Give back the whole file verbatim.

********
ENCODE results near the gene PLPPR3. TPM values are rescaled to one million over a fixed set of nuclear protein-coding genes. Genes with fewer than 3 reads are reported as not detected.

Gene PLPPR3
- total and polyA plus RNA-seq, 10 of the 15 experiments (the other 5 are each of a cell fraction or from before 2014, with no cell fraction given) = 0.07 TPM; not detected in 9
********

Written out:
ENCODE results near the gene PLPPR3. TPM values are rescaled to one million over a fixed set of nuclear protein-coding genes. Genes with fewer than 3 reads are reported as not detected.

Gene PLPPR3
- total and polyA plus RNA-seq, 10 of the 15 experiments (the other 5 are each of a cell fraction or from before 2014, with no cell fraction given) = 0.07 TPM; not detected in 9